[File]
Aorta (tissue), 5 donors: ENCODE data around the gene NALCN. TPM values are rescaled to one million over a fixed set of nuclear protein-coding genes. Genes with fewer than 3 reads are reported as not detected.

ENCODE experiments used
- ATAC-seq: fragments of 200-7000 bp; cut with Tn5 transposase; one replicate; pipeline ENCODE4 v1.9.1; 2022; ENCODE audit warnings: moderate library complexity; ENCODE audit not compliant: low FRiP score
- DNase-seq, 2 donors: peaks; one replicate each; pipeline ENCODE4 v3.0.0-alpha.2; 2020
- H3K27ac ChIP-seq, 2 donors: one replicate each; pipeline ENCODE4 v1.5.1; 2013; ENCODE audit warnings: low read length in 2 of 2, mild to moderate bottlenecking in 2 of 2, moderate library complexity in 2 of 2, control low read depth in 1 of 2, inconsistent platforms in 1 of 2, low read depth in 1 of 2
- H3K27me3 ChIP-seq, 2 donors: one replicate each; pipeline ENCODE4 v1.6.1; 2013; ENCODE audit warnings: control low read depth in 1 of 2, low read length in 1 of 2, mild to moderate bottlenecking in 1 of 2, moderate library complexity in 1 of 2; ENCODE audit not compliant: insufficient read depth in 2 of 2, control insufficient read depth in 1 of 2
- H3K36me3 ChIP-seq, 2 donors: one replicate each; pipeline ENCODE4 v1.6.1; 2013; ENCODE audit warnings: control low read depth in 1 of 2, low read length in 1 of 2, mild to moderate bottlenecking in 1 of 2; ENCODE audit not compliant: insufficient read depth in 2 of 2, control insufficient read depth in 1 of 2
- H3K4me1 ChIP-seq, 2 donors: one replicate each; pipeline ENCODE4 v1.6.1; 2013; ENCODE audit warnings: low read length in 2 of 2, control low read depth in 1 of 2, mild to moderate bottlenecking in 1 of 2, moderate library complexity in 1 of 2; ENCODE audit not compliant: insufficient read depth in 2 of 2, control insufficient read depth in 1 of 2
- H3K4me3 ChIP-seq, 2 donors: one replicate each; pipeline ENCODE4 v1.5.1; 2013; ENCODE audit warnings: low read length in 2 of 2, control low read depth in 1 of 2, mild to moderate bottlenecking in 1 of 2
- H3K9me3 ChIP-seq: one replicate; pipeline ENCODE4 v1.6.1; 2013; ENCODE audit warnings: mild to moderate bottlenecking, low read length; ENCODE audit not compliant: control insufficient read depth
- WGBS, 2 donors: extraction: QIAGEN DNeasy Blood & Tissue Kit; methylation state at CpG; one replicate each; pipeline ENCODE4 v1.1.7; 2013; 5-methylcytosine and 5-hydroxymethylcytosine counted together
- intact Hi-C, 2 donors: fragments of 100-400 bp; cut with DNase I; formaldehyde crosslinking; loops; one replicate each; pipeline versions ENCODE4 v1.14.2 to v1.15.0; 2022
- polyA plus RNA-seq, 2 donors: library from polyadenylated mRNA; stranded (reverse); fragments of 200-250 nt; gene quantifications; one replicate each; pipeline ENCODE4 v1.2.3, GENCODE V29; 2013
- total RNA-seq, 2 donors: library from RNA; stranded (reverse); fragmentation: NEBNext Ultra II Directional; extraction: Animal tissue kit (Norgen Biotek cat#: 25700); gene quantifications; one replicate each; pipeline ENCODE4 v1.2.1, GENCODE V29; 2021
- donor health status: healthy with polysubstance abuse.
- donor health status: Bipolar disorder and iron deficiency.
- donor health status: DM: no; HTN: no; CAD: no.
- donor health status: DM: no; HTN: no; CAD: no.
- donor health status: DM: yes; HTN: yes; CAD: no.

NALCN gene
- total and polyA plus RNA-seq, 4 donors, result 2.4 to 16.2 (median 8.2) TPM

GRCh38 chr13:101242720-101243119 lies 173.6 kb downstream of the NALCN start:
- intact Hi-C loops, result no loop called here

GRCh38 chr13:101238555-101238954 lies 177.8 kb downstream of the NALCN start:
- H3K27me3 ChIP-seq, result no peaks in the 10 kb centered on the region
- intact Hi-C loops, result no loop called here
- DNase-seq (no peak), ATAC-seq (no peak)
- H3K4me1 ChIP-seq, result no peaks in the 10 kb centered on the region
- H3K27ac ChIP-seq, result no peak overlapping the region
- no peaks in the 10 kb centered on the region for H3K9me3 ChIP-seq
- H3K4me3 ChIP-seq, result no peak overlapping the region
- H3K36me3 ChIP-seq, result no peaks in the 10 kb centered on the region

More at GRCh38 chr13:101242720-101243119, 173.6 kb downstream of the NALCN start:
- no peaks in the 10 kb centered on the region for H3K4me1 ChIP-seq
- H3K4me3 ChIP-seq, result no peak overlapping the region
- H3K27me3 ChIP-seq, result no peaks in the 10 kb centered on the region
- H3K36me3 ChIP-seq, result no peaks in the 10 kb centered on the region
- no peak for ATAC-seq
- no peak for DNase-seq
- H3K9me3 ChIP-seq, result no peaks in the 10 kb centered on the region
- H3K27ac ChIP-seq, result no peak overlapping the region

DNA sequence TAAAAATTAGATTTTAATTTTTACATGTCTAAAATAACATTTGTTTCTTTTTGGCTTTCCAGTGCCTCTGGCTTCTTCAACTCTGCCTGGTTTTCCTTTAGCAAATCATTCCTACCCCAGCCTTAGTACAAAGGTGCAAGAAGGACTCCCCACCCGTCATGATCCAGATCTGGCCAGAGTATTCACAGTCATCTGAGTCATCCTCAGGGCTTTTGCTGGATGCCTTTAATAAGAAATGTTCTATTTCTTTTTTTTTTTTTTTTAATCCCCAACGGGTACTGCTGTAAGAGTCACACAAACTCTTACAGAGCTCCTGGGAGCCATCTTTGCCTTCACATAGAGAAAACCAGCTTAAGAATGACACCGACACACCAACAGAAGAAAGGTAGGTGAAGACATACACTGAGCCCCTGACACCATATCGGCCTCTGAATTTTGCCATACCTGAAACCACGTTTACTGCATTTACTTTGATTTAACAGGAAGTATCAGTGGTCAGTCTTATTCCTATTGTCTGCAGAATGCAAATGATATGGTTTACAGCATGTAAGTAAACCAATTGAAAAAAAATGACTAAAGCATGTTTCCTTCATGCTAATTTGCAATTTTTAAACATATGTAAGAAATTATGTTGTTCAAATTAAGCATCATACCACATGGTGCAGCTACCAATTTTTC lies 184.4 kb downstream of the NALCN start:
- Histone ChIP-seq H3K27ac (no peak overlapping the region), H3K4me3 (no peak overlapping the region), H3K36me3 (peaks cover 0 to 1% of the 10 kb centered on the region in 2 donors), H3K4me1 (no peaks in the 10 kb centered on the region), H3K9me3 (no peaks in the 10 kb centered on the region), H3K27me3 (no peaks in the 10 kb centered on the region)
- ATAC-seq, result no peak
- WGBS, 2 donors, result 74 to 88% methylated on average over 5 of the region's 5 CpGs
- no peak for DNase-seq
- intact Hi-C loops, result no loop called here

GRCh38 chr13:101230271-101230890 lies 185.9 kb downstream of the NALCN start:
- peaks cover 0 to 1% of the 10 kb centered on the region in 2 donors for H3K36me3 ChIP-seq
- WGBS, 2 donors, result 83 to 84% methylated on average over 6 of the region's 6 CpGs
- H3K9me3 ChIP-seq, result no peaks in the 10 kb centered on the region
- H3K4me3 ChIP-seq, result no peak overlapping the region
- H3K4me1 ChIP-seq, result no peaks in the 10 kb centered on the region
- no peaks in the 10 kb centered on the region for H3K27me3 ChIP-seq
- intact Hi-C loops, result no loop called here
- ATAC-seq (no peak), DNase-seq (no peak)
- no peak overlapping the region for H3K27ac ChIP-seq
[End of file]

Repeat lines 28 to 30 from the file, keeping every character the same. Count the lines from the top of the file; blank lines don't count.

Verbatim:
- H3K4me1 ChIP-seq, result no peaks in the 10 kb centered on the region
- H3K27ac ChIP-seq, result no peak overlapping the region
- no peaks in the 10 kb centered on the region for H3K9me3 ChIP-seq